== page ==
Water

Many people don't drink enough water. Water is very important in maintaining bodily functions and metabolism. Many people ignore water intake, some because they are too busy, others because they are unaware of its importance. When they feel sick or not well, they don't relate these feelings to lack of water.

Water makes up most of our body, especially our brain, which is more than 80 percent water. If a body becomes dehydrated, a person may have various symptoms such as headache, dizziness, poor metabolism, fatigue, and feelings of stress or anxiety; they may experience reduced muscle tone or muscle cramps, and become prone to kidney stones. Water helps the kidneys flush out toxins in the body, so being continually dehydrated allows these toxins to accumulate. People often ask me (Dr. Kuhn), "How much water is enough?" During regular weather, the body should get eight glasses of water daily. In the summer, the body needs eight to ten glasses of water a day depending on whether the person is outdoors (where he or she sweats more) or indoors with air conditioning. Another consideration is whether a person's job is physical or sedentary. Overall, let thirst be your guide. You will become thirsty with as little as a 1 percent drop in your body's total water stores, but this is not dangerous. It is a warning signal that you need to drink.

Coffee

Drinking coffee in moderation does no harm to the human body, but if people drink too much coffee, it can cause health problems. Coffee can affect digestion and cause stomach problems if it is overconsumed. Because of coffee's effect on the absorption of calcium and other minerals, it can also play a role in osteoporosis. Coffee may also cause pain for people with fibrocystic breasts or an inflamed urinary bladder. One to two cups of coffee is enough. If you are regularly drinking more, you should consider changing this habit. Choose to drink more water or other healthy beverages instead of coffee.
The True Wellness Checklist below is a summary of important actions that research has shown will improve your health:

  • moderate cardiovascular exercise and resistance training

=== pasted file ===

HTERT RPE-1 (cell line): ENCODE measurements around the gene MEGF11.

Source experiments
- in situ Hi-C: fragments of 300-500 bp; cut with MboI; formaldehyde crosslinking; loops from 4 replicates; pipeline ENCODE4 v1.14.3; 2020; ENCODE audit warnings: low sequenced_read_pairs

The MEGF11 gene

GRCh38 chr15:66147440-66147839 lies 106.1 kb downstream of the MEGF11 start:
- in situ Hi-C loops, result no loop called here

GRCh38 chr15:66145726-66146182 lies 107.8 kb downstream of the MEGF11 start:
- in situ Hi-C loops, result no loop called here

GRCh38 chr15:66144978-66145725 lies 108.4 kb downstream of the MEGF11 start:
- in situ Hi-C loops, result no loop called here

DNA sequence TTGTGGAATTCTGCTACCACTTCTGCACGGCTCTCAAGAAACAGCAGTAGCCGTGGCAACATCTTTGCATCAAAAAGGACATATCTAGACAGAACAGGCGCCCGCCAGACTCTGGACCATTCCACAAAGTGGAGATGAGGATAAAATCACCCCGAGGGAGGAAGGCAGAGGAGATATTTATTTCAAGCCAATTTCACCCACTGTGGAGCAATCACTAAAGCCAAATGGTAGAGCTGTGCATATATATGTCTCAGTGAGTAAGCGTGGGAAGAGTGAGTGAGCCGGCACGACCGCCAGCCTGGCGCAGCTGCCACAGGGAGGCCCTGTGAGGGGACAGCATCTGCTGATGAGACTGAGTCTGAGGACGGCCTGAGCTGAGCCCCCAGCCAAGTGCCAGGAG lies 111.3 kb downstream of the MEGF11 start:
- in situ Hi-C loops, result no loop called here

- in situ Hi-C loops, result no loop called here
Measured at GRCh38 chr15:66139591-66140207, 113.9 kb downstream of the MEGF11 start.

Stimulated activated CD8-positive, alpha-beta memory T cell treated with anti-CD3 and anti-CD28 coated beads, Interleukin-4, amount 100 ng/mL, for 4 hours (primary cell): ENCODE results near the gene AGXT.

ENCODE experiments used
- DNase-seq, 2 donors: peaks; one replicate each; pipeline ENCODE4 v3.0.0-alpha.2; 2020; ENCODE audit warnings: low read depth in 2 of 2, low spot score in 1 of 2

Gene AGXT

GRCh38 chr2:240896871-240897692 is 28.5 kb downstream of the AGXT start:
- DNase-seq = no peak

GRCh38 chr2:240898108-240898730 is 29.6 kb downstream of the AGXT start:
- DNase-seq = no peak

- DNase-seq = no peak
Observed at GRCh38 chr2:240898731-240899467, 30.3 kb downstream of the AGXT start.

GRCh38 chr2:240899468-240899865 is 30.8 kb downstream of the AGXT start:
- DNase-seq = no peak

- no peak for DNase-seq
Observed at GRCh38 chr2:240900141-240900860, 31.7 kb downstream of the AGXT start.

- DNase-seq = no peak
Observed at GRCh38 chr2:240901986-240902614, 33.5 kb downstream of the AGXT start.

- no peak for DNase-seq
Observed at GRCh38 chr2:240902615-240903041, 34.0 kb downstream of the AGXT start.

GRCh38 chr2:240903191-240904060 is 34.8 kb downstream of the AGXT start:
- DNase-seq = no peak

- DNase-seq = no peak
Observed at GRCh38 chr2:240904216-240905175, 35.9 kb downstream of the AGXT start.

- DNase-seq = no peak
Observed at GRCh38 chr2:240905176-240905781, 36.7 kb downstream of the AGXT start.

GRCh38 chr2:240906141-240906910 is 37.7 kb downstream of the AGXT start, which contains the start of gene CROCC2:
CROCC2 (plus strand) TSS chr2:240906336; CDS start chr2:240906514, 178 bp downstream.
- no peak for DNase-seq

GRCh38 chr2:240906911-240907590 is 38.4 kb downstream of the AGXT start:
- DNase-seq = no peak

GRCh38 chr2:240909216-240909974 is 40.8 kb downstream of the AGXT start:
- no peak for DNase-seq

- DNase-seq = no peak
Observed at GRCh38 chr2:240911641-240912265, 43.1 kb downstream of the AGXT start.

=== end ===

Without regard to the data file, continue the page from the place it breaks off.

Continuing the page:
• regular qigong practice
  • regular meditation practice
  • adequate consumption of fruits, vegetables, nuts, legumes, and water
  • adequate sleep

True Wellness Checklist

The True Wellness Checklist is a compilation of recommended actions that are associated with optimal health. These actions form the basis of disease prevention in both Eastern and Western medical systems. Meditation, qigong, cardiovascular exercise, and resistance training should be incorporated into everyone's healing plan. Although sleep is not on the checklist, you should strive for seven to eight hours of sleep within a twenty-four-hour period.

Approximate serving sizes:


Vegetables

1 cup raw vegetables, ½ cup cooked vegetables

Fruit

1 medium piece of raw fruit, ½ cup canned fruit, ¼ cup dried fruit

Nuts

1/3 cup

Beans/Legumes

½ cup cooked

Whole Grains

1 slice of bread, ½ cup cooked grains, 1ounce dry cereal

Red meat, poultry

cooked, roughly the same size as a deck of cards

Fish

uncooked, 8 ounces (no more than 3x/week because of heavy metals)

Dairy

1 cup of yogurt, 1 cup of milk, 2 ounces of cheese

Eggs

1 egg

Oils

extra virgin olive oil, flaxseed oil for cooking and dressings

Many people have food sensitivities, allergies, or individual preferences; therefore, the dietary recommendations on the checklist form the essentials of a vegan regimen. You can add servings of meat, fish, or dairy, depending on your tastes or requirements. The majority of your food should be plant-based. If you do eat animal products, your plate should be filled three-quarters with plants and only one-quarter with animal protein. Choose whole foods over processed foods. Minimize sweets, but enjoy chocolate made of at least 70 percent cacao on occasion.


The above is an excerpt from True Wellness: How to Combine the Best of Western and Eastern Medicine for Optimal Health by Catherine Kurosu, MD, LAc and Aihan Kuhn, CMD, OBT.